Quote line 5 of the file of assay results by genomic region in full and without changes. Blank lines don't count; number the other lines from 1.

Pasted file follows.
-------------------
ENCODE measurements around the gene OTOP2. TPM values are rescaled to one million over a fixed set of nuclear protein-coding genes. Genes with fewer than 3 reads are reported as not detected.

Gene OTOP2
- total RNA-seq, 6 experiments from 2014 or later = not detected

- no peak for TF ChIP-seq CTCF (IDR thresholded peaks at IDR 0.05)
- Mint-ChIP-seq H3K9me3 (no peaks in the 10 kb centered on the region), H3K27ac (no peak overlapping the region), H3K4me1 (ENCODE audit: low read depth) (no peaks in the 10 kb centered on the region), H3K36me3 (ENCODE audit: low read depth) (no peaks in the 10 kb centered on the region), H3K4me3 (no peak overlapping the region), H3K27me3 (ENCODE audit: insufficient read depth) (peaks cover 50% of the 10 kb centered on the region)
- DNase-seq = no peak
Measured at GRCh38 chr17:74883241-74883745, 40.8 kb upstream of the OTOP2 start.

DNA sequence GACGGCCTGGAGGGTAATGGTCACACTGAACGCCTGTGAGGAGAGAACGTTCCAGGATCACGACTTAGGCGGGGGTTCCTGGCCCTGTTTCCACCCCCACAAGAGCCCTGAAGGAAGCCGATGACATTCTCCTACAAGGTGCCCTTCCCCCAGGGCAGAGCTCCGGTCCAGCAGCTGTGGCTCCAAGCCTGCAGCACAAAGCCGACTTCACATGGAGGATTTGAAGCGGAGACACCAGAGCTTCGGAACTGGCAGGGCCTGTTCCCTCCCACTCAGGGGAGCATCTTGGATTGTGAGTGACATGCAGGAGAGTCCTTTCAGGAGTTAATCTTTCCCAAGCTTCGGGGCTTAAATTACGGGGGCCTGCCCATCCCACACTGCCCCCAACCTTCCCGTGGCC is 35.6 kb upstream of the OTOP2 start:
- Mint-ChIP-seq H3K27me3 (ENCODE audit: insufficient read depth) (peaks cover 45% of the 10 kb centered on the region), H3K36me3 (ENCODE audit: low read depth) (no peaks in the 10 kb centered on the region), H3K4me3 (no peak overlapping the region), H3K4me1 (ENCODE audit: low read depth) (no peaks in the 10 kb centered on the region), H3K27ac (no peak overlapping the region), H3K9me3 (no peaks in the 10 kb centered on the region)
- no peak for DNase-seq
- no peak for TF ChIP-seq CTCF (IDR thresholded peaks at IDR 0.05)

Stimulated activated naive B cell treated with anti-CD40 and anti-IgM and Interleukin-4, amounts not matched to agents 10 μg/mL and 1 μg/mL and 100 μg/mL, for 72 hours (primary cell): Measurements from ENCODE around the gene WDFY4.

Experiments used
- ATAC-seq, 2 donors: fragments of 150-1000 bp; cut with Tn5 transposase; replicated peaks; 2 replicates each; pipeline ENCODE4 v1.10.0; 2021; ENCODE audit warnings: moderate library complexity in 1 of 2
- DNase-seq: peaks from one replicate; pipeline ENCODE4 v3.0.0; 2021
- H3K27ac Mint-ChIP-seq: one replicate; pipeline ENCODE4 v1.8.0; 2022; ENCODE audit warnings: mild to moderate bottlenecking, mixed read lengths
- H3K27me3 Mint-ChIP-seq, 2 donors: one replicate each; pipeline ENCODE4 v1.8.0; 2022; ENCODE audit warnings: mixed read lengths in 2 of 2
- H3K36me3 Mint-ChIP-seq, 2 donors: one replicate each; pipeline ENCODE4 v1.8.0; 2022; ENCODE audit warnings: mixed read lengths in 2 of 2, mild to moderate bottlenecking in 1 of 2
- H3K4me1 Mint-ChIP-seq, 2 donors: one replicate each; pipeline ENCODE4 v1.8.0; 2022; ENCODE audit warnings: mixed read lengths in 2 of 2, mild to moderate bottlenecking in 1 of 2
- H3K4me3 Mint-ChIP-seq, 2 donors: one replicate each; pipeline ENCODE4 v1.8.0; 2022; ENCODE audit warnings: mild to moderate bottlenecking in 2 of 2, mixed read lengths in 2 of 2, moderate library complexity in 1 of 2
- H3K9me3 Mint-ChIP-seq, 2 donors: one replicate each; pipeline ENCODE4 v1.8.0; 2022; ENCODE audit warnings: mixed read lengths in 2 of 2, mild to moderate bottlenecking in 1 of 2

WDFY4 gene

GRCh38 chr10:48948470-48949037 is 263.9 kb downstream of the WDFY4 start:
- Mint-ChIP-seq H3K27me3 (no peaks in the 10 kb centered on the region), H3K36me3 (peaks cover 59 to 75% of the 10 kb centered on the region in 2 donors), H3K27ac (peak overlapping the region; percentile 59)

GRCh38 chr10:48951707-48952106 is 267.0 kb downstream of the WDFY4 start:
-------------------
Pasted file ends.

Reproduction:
- Mint-ChIP-seq H3K9me3 (no peaks in the 10 kb centered on the region), H3K27ac (no peak overlapping the region), H3K4me1 (ENCODE audit: low read depth) (no peaks in the 10 kb centered on the region), H3K36me3 (ENCODE audit: low read depth) (no peaks in the 10 kb centered on the region), H3K4me3 (no peak overlapping the region), H3K27me3 (ENCODE audit: insufficient read depth) (peaks cover 50% of the 10 kb centered on the region)